Friday, 3 July 2015

Toronto Fringe review: The Philanderess

By Nick May

The Philanderess is a modern feminist take on George Bernard Shaw’s The Philanderer. First time playwright, Sophia Fabiilli, has stayed comically unfaithful to the original; and without complaint this adaptation is a quick, clever and brash theatre piece that still leaves room to provoke thought.

‘Meet Charlotte. She has a PHD in feminist philosophy, just asked her lawyer boyfriend to be her life partner, and authors a wildly famous blog about sleeping with men on the side. She has it all! Until one of her lovers – and his entire family – crash her engagement party.’

In addition to writing the show, Sophia Fabiilli also commands the stage as the character of Charlotte. Sophia brings amazing stage presence to the role; there is urgency in her story that makes this a dynamic piece of theatre. Her comic timing is impeccable especially when on stage with boyfriend, Grayson (Amos Crawley). The two have a great chemistry that sets the tone for a well-paced show.

Charlotte’s story resonates with an LGBT audience because of her beliefs about sexual oppression in relationships/society, but more importantly her views on marriage break all barriers of tradition. Her wanton need to better herself and strive for something more in life is what makes her truly likeable.  Charlotte says, “I don’t want to be Carrie Bradshaw anymore, I want to be Gloria Steinem!” but my takeaway from this show is that in the year 2015, you can be the Bradshaw and the Steinem.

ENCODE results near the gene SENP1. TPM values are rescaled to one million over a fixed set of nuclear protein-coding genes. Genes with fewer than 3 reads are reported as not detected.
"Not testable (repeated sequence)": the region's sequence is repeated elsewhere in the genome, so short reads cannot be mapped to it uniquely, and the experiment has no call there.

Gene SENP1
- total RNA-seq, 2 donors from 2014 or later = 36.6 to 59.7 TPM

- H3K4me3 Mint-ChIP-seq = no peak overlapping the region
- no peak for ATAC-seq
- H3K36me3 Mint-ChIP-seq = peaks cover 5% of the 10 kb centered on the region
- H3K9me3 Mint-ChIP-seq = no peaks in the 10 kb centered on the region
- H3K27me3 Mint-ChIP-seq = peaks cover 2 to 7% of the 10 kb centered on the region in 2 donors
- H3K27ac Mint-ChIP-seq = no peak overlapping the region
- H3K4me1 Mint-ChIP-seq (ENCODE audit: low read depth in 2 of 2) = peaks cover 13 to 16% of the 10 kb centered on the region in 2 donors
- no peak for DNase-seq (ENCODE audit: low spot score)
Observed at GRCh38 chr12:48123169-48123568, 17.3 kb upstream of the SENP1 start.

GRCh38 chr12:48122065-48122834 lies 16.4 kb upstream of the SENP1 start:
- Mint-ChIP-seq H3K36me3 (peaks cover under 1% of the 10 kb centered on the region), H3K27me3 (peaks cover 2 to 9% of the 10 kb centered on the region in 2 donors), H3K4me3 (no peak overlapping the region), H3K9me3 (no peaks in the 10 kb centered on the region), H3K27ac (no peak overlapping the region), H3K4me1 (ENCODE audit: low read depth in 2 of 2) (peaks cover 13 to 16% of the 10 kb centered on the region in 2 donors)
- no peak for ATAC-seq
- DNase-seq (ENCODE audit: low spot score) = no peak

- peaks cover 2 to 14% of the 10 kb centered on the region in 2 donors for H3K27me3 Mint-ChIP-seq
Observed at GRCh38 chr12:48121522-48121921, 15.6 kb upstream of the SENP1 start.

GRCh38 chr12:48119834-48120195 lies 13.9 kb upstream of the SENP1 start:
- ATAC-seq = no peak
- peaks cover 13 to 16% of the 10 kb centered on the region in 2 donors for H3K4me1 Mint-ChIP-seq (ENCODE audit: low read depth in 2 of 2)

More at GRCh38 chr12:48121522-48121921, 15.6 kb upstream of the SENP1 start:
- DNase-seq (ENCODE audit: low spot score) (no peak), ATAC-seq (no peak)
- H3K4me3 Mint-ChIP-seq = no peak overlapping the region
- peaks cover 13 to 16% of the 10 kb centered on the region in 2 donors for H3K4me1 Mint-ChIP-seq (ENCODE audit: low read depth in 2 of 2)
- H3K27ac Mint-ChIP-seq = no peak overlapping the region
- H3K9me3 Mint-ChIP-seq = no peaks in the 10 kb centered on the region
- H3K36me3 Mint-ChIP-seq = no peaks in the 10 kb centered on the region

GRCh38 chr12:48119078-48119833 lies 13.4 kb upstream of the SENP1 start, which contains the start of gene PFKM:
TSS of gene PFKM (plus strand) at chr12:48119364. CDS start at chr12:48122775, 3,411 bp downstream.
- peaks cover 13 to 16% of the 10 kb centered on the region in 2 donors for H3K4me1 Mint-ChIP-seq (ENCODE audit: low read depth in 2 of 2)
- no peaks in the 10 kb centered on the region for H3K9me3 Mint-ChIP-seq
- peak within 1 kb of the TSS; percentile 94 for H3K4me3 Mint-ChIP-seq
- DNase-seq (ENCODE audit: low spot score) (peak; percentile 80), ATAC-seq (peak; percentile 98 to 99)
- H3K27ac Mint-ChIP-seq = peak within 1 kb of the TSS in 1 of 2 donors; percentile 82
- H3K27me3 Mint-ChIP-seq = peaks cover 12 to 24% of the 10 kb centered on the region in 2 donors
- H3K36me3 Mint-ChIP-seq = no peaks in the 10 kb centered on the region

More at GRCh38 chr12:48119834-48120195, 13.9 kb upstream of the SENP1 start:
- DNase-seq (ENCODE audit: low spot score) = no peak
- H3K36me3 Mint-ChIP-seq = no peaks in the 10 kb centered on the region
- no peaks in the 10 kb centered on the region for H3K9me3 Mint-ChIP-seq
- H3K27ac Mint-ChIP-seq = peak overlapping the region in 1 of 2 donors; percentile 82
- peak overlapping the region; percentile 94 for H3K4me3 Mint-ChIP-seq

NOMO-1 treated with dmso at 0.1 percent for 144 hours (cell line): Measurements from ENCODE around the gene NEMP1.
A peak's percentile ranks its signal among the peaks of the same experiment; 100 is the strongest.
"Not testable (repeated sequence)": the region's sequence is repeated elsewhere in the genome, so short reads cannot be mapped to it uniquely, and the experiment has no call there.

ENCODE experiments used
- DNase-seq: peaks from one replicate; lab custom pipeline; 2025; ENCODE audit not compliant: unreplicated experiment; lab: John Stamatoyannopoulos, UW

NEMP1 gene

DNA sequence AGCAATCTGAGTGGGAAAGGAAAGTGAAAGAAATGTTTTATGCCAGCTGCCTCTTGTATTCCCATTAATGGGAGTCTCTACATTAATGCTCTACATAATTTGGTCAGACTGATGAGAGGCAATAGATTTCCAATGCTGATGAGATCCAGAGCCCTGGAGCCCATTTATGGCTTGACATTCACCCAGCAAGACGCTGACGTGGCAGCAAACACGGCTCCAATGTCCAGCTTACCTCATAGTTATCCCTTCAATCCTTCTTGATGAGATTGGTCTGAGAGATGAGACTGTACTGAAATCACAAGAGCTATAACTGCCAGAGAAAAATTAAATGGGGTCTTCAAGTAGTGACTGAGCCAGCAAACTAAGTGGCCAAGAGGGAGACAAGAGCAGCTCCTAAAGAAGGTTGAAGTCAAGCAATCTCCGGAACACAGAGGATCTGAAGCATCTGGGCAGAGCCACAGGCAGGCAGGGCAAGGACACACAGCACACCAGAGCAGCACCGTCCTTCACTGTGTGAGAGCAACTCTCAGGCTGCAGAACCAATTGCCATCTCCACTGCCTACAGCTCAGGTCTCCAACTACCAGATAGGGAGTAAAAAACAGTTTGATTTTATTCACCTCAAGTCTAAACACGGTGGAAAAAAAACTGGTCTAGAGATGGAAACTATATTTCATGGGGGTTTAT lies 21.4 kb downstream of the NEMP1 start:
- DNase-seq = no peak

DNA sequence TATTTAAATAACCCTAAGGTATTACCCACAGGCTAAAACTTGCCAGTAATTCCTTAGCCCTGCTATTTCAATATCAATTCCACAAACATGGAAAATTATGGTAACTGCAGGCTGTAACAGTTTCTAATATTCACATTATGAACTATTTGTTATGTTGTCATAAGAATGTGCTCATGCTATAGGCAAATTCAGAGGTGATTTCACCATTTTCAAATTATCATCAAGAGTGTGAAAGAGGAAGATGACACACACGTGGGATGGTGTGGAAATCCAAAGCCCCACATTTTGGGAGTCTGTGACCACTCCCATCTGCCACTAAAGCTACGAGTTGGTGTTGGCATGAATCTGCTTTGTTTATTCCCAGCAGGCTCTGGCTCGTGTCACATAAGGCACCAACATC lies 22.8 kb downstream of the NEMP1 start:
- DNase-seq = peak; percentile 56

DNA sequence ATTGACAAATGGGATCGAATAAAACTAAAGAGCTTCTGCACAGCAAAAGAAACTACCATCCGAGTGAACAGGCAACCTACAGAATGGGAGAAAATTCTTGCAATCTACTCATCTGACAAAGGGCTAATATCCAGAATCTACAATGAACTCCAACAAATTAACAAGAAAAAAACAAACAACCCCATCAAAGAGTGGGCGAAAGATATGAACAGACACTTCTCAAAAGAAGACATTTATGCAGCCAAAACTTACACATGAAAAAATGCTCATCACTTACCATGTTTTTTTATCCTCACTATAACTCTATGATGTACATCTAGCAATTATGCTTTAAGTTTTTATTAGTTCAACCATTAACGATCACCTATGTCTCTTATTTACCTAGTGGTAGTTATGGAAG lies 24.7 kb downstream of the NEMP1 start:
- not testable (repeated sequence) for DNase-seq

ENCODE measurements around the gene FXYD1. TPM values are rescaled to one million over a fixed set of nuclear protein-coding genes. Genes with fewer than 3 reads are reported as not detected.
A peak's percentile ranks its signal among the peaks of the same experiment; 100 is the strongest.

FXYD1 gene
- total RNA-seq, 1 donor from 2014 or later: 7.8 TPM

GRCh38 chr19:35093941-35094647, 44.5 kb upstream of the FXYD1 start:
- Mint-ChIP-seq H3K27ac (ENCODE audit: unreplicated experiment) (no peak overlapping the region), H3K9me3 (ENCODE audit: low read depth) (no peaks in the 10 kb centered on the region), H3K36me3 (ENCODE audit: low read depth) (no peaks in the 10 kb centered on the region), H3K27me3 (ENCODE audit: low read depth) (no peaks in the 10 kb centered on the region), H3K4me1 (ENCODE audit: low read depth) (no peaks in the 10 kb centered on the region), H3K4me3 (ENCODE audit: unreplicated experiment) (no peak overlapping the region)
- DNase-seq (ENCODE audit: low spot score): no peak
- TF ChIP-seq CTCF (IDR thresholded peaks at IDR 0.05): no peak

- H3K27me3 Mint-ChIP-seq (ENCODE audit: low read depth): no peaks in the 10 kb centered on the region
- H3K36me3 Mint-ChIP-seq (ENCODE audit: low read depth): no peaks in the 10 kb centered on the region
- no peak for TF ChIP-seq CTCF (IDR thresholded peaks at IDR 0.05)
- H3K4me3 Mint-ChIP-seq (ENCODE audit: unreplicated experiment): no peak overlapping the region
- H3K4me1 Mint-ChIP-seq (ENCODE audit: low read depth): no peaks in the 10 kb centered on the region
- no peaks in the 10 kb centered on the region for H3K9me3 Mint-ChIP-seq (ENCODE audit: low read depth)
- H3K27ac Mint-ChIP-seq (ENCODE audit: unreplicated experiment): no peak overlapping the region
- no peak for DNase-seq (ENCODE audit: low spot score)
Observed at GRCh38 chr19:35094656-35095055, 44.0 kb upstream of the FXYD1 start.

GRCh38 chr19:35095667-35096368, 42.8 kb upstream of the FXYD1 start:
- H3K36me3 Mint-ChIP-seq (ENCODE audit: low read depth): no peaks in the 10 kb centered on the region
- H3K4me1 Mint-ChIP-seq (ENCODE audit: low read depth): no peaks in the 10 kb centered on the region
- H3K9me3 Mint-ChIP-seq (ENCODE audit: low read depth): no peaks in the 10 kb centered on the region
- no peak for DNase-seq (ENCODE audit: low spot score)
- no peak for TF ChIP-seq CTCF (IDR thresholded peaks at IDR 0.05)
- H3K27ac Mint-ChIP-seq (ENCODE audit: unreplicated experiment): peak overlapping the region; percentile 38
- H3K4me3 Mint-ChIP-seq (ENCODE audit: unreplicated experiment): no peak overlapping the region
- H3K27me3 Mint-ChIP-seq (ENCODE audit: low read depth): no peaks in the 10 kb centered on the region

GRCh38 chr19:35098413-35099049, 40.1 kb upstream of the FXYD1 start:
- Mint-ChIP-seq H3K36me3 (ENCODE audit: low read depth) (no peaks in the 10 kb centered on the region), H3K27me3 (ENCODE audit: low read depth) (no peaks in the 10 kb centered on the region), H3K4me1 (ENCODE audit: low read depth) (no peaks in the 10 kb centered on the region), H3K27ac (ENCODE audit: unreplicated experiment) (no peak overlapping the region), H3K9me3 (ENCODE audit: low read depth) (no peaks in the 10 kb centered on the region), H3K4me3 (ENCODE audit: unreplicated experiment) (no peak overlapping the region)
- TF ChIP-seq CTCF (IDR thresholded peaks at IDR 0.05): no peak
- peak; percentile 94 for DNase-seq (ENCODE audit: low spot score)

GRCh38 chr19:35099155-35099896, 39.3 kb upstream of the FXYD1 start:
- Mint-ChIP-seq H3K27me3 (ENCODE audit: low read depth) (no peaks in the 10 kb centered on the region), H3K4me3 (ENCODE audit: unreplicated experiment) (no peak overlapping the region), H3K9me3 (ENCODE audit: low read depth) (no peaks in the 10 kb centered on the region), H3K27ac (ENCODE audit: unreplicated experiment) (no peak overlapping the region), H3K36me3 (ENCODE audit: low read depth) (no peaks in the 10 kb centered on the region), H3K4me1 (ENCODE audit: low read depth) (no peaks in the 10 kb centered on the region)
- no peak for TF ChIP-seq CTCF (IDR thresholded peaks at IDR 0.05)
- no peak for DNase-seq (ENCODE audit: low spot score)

The character of Julian (Charlotte’s lover) is a lot to handle at first. The dumb hot young lover spouts off lines filled with mistaken clichés and it can seem a bit overbearing at first. But Jakob Ehman’s commitment to this extreme character is so strong that it becomes charming and all is forgiven.

Julian’s gay brother Sylvie is played by Seth Drabinsky. The character nails some really good one-liners and is comfortable enough in his own shoes to stray from stereotype. But I was left wanting more from this character. He could have been used to up the ante in this farce, or at least be the figurative ‘straight man’. Instead he just sort of blended in amongst the other heightened characters.

The actors worked wonderfully as an ensemble but standout performances by Fabiilli, Crawley and Ehman make the show truly memorable.

This show couldn’t have asked for a better theatre to perform in. Director Michelle Alexander took full advantage of what the Annex Theatre has to offer. The fight direction was wonderful. The choreography of movement in this show was so fluid, it gave me what I wanted from farce.

As a first time playwright, I was blown away by Sophia Fabiilli. I can’t wait to see what she has up her sleeve next.

Get your tickets fast because The Philanderess will definitely sell out!
Info and tickets for all Toronto Fringe shows can be found at

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